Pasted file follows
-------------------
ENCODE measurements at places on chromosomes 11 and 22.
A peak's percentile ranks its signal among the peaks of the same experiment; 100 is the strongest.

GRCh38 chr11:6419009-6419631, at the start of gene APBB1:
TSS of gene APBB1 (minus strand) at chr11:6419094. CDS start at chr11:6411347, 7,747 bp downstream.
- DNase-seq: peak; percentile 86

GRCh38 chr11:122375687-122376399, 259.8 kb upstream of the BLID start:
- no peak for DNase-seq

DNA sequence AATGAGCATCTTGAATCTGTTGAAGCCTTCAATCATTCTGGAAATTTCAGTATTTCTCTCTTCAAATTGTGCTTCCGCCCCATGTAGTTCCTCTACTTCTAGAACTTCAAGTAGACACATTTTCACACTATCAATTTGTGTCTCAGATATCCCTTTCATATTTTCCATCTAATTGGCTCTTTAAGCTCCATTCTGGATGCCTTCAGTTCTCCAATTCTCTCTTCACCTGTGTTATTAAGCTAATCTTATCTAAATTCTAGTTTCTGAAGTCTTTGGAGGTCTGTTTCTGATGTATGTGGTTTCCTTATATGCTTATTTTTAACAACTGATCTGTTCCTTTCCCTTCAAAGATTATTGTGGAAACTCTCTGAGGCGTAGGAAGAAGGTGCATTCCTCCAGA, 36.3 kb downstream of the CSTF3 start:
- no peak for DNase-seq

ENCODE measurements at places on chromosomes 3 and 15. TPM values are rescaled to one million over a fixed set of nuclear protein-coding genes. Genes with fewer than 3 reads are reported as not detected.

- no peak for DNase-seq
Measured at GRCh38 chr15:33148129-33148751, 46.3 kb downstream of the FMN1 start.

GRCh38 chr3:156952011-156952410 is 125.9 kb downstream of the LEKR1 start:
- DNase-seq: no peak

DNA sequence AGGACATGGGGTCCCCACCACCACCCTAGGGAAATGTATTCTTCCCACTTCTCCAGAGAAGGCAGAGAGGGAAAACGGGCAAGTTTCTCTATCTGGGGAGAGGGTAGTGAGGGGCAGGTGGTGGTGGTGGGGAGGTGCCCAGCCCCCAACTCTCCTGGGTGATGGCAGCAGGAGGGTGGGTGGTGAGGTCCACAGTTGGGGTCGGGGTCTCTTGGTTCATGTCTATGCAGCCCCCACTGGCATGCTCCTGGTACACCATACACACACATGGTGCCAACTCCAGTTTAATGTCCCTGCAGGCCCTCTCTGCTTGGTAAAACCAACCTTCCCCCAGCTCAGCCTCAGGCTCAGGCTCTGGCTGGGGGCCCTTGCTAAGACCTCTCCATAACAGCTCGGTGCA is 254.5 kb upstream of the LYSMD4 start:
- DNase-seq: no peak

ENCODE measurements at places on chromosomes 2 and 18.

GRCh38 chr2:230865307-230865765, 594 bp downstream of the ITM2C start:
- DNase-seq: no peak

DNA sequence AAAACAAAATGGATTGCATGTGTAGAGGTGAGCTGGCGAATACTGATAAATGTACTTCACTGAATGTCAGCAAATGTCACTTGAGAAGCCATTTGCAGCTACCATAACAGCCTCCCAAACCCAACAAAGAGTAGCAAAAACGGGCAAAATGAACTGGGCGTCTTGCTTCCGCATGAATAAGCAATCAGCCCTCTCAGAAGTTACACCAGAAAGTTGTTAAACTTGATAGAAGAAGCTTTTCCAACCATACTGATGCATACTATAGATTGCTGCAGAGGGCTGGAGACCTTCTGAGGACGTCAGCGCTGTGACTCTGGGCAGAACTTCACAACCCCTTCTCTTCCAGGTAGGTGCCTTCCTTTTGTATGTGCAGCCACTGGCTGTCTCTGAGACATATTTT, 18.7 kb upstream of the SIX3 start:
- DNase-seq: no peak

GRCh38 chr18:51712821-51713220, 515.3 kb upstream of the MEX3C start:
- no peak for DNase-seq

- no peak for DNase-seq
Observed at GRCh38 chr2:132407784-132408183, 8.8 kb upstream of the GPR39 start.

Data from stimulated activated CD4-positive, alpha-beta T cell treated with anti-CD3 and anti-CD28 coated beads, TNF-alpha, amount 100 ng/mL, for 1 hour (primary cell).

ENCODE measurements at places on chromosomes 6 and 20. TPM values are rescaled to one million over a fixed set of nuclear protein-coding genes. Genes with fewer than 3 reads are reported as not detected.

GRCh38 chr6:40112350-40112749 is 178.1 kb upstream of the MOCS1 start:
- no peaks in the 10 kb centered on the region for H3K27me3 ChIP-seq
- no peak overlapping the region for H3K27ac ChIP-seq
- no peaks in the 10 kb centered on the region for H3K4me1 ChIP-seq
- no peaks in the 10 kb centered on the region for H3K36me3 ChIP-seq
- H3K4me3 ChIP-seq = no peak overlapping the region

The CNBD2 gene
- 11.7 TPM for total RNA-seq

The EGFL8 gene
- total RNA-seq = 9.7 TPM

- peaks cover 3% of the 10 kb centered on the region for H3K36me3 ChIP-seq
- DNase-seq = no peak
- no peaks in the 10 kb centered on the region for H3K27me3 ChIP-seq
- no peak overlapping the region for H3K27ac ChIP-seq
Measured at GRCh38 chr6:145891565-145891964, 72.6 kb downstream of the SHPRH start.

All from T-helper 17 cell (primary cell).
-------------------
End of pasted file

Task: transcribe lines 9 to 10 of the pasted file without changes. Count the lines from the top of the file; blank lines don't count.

- no peak for DNase-seq

ENCODE measurements at places on chromosomes 3 and 15. TPM values are rescaled to one million over a fixed set of nuclear protein-coding genes. Genes with fewer than 3 reads are reported as not detected.